Event route planned and designed by John T in 2014.
Weather: overcast, occasional light shower, 8°C, wind 9mph NE.
Attendance: 17 men.
Time: start 11:22, end 16:17. Walking time 03h54m. Average walking speed 2.3mph.
Terrain: pavement, towpath, marsh footpath.
Elevation: low 5m, high 29m, start 27m, end 6m.
Number of sewage works on the route: 1 (mega water treatment works)
This was a point-to-point walk of 8.93 miles from Walthamstow Central tube station to Westfield Stratford City. The route started WSW through Walthamstow market to Walthamstow Marshes, SE to Lea Bridge, around Hackney Marsh, SW to Victoria Park, then E to the Queen Olympic Park.
Having struggled to meet at the starting point, we eventually hoiked northbound from Walthamstow Bus Station and westbound into the extensive Walthamstow Market.
For us provincial types, the market was a full-on sensory assault. Noises, smells, colours all differed from our normal view of our local markets. A dazzling variety of street foods filled the air with inviting aromas. Vegetable stalls, all of which were three-times the size of a typical stall in the northern home counties, radiated with benches of bright colours. Music stalls broadcast their wares. All very cosmopolitan, as befits London.
We left the market and entered a Victorian housing estate. Once reasonably specified properties for working and lower-middle classes, today the houses are sometimes converted to flats and often hidden behind rows of parked cars. Over the years, some houses have been ‘improved’ by mock-leaded-lights within uPVC-framed double-glazing.
Leaving the housing estate, we walked through the most mega of water works. Coppermills Water Treatment Works is huge. We always like to have a sewage farm on our walks, because it just seems so inevitable that we’ll find one. But this one was so big that we felt our entire annual ration of sewage farms had been exhausted in one go.
From this point, we started to enjoy the long views of the City of London and the Docklands. Tall buildings were readily identifiable: Shard, Gherkin, Cheese Grater, Walkie Talkie and Canary Wharf.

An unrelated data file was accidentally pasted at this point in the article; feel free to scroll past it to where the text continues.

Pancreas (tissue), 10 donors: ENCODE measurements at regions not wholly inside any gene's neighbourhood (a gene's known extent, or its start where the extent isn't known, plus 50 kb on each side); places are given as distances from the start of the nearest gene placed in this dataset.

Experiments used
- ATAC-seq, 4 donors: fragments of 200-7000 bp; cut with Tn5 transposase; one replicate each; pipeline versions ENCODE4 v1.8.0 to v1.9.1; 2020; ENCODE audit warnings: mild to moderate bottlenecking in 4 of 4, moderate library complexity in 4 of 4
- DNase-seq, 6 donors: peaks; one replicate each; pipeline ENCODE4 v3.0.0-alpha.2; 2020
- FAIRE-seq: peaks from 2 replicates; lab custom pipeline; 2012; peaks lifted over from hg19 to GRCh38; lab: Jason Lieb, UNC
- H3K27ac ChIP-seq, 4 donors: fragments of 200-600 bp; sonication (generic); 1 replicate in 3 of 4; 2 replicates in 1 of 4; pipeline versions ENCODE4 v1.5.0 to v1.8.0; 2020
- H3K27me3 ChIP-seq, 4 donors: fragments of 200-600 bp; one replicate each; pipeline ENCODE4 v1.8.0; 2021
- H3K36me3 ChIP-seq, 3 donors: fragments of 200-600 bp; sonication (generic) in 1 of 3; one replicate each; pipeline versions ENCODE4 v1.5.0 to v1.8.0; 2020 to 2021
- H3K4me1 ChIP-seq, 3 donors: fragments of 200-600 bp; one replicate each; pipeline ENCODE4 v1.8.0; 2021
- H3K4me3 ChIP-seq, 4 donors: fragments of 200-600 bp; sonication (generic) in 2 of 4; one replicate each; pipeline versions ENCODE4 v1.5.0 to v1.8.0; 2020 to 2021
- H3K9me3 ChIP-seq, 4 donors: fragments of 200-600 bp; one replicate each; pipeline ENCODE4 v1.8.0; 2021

Leaving the water works, we crawled underneath a really low railway bridge to enter the Walthamstow Marshes, part of the Lee Valley Park and itself a site of special scientific interest, cited for being a semi-natural wetland. The bridge was so low that even the shortest of us had to duck.
The River Lee Navigation accompanied us during the next phase of the route, including a coffee stop at the Princess of Wales at Lea Bridge. Leaving the Lee shortly thereafter, we walked through the now-disused Middlesex Filter Beds into the Hackney Marshes and alongside the River Lea. This was a rich place for wildlife: we saw cormorants, gulls, mallards, coots, moorhens, magpies, crows and Canada geese.
After walking underneath the A12, where we saw a skatepark decorated with graffiti, we saw St Mary of Eton church - noticeable for its physical size - and then walked into Victoria Park. The park is festooned with London Plane trees and had some sort of jogging contest going on. We ambled our way through the park, avoiding being run-over by a highway of crazy joggers going nuts in the cold. For sanctuary, we opted for lunch, with half the group sitting in the outdoors, goggling at joggers, and half the group diving into a pub, the People’s Park Tavern. The pub is also a microbrewery and screams its ideological perspective loudly through the name of its beers, one of which was a 7% beer called “Bourgeois Scum”. Elegantly, the pub has converted its garden into a covered area with sofas more comfortable than those you’d find indoors. How very bourgeois.
Leaving Victoria Park, we walked alongside the Hertford Union Canal to enter the Olympic Park. The stadium was mid-way through its partial dismantling, its conversion from an Olympic stadium to something slightly more commercially useful. We saw the ArcelorMittal Orbit, the velodrome building, the Olympic Rings, the Stratford Waterfront, the last few decorated buses (part of the Year of the Bus New Routemaster bus sculptures exhibition) and the park wetlands (being preserved as a nature reserve).
The walked ended the Cow pub in Stratford City, next to the shopping centre. We agreed that we should re-walk this route in the summer. Overall, the walk was a fascinating view of London, offering lots to see during bleak winter lighting. With better lighting in summer, the route should offer a lot more.
Pictures by Martin Thornhill. Words by Peter O'Connor and Martin Thornhil.